Another season has passed. Despite being a rather slow season and mostly lacking in shows I would consider worthy of serious superlatives, I was generally amused, entertained, and engaged by the stuff I ended up watching all the way to the end. As always, there were some up weeks and some down weeks, but on the whole I’m pretty happy with the way this season ended up. It certainly won’t go down as one of the best in anime history—but when you come away from a season with an episode of a bubble dropping on Lelei’s head, how can you really complain?
Okay, so if last week being down was the requisite condition for this week, I am so very okay with that—because these week was an absolute stunner. Three episodes of genuinely amazing romance, one triumphant episode of super heroes, one bleak and finely executed thriller, and a smattering of fun. This may sounds silly to some, but it’s weeks like these that make me feel I’m not wasting my life away watching a bunch of foreign cartoons. There’s beauty and meaning and goodness and truth in all of this.
I can’t really figure out how to say this well, so I’ll just go for blunt: this is probably going to be my last post on here for a while. The lead-off is that I’m leaving tomorrow on a 10-day business trip. I’ll be staffing a big conference put on by my workplace, and I’m not anticipating much free time to watch anime—let alone write about it. The second part is that I’m feeling kind of burned out these days. As seriously as I take this blog as something I’ve made a commitment to (primarily because of my readers), continuing on like I have been for the past month or so seems like a surefire way to entirely sap the joy out of writing. To a large extent, the pressure I’ve been putting on myself to continue churning out content is probably mostly to blame—and the only way I can see to purge myself of that mentality is to put myself in a blogging time-out of sorts; that is, a hiatus.
I don’t expect it’ll last forever (and maybe even that long). If I continue to watch anime, I’m going to have things to say. And if I have things to say, you can be darn sure I’ll start writing again! But, for now, forcing myself to write stuff I’m not excited to write is making me feel like I’m not putting out stuff that’ll make people excited to read it. When I can do that again, I’ll be back!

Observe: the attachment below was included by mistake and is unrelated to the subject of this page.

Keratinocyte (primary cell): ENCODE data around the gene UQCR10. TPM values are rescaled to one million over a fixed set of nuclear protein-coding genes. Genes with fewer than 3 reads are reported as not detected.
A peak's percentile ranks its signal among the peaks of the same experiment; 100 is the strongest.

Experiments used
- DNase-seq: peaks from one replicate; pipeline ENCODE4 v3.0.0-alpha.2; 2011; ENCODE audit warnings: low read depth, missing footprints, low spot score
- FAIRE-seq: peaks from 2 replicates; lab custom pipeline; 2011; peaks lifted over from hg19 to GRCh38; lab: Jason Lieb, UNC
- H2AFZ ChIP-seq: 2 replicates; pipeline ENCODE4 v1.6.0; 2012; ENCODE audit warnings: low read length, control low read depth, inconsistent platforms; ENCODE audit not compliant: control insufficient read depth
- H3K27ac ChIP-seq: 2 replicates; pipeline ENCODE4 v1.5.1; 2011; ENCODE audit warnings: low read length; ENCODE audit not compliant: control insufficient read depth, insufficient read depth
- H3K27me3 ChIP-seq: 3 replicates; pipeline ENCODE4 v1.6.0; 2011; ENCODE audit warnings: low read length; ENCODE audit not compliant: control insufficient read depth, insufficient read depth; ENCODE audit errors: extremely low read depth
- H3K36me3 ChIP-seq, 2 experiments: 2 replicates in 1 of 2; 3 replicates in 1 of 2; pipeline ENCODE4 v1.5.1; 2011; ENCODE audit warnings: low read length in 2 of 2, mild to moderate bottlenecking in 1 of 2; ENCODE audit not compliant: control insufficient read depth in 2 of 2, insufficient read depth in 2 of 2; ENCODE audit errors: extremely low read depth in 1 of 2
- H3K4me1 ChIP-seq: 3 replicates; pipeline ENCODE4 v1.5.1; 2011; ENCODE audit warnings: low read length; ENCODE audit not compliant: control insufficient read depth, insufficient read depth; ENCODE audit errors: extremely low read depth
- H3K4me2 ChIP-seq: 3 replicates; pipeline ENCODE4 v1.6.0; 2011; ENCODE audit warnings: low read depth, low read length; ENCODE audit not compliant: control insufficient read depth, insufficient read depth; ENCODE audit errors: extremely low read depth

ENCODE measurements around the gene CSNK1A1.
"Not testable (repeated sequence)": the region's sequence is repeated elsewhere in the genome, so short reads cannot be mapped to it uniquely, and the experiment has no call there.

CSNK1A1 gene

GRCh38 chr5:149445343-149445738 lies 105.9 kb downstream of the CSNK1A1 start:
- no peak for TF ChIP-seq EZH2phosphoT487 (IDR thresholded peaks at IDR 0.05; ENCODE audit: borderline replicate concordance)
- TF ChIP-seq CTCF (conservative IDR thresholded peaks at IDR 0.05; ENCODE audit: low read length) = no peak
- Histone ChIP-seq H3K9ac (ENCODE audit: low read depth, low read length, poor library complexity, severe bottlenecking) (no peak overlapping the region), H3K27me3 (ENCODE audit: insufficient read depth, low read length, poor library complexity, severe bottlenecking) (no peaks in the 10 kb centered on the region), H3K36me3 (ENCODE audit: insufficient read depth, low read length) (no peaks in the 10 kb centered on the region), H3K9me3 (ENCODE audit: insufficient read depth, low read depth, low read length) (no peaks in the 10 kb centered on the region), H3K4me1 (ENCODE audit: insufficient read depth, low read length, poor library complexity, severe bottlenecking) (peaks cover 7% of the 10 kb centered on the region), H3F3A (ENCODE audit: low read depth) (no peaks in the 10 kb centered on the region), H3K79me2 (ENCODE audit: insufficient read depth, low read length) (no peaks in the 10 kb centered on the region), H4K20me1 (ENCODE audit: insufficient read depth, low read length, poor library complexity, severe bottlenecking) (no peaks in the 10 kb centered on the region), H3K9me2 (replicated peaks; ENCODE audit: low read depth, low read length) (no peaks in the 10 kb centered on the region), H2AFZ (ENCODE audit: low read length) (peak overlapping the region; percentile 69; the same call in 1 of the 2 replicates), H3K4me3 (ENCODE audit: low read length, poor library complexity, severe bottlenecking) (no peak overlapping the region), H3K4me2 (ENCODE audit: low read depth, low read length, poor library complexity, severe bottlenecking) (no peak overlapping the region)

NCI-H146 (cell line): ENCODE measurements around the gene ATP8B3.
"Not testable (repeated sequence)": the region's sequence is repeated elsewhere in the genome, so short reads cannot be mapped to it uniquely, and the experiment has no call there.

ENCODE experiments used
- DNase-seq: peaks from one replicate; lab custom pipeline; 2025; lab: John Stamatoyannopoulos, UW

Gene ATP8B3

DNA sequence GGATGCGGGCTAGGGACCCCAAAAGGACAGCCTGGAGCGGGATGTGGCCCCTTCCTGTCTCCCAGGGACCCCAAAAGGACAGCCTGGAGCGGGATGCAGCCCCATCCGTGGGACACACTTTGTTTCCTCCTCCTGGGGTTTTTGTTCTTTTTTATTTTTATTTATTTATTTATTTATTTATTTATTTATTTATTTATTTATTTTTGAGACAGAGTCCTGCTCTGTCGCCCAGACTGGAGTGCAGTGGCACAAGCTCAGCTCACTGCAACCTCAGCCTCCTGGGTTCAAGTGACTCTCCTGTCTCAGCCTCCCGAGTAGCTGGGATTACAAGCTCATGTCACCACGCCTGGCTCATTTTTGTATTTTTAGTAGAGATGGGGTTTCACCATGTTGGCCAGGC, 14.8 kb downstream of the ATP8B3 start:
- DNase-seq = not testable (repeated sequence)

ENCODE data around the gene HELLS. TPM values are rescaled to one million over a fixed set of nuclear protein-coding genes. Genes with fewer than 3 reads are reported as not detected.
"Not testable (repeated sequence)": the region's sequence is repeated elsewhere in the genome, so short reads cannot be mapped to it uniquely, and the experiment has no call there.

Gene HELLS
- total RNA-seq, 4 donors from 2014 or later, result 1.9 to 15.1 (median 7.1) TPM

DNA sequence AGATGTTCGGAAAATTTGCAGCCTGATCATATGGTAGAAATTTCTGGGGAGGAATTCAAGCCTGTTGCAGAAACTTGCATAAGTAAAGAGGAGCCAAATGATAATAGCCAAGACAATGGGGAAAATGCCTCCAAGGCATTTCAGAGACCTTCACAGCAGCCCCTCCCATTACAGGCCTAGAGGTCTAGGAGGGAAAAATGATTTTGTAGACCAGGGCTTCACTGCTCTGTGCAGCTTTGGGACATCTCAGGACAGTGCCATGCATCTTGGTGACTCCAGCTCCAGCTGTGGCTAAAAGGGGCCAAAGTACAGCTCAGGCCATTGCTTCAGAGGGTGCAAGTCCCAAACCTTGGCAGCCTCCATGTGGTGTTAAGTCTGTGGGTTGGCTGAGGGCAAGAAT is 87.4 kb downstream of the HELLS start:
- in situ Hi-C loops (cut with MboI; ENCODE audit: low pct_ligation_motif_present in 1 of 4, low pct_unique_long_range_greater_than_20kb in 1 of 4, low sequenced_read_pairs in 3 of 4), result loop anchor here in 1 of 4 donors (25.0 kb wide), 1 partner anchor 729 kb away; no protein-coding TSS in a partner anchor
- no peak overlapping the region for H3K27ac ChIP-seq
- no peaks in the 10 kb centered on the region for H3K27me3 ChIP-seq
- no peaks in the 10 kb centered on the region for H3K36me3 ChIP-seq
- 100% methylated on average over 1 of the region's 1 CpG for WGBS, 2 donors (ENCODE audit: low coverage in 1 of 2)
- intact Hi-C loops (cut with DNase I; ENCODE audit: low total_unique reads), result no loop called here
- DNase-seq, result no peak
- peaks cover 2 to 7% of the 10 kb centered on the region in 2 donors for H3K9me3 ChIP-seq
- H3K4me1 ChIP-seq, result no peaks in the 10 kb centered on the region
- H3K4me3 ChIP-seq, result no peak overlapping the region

This is the good batch. The eight shows I was most looking forward to out of the whole season. As I begin this post, I’ve not watched a single episode of any of them—and I’ve avoided most reactions to them as well. Come the end of this post, I’ll either be joyful…or miserable, depending on how it all shakes out.
And, for fun, I’m trying something new: live blogging. For the rest of the night, I’m just going to be watching anime and blogging my thoughts on them—one at a time. That rounds out to something like an update every 30 minutes. Strap in—it’s gonna be a fun ride (I hope…)!
It can be tough sometimes to sum up the overall impression of a show in a single sentence. So, instead, I’m just going to throw out a few words that represent Working!! (also known as Wagnaria!!): Smiles, laughs, kindness and, ultimately, joy. I’d be hard pressed to find another show that is simultaneously bursting with such energy without crossing into the realm of the absurd. Working!! straddles this line, and the fusion of comedy, romance and true-to-life workplace relationships blends into an energetic, heartfelt experience that is truly deserving of the descriptor “joy.” To see where Working!! ended up in my list of ongoing rankings, click here. It’s cracked my top ten, with potential to be moved up.
There are a few important things that Working!! is not. It’s not a romantic comedy. It’s not a harem. It’s not an ecchi. It’s a workplace comedy, although it might be more appropriate to call it a relational comedy set in a workplace (with the typcial shades of romance). Despite the fact that Working!! spends most of its time set in the family restaurant Wagnaria (adapted to be the working English title for the series), the food service setting provides relatively few gags. Most of the jokes come from the cast of characters themselves, each of whom have one dominant characteristic. Continue reading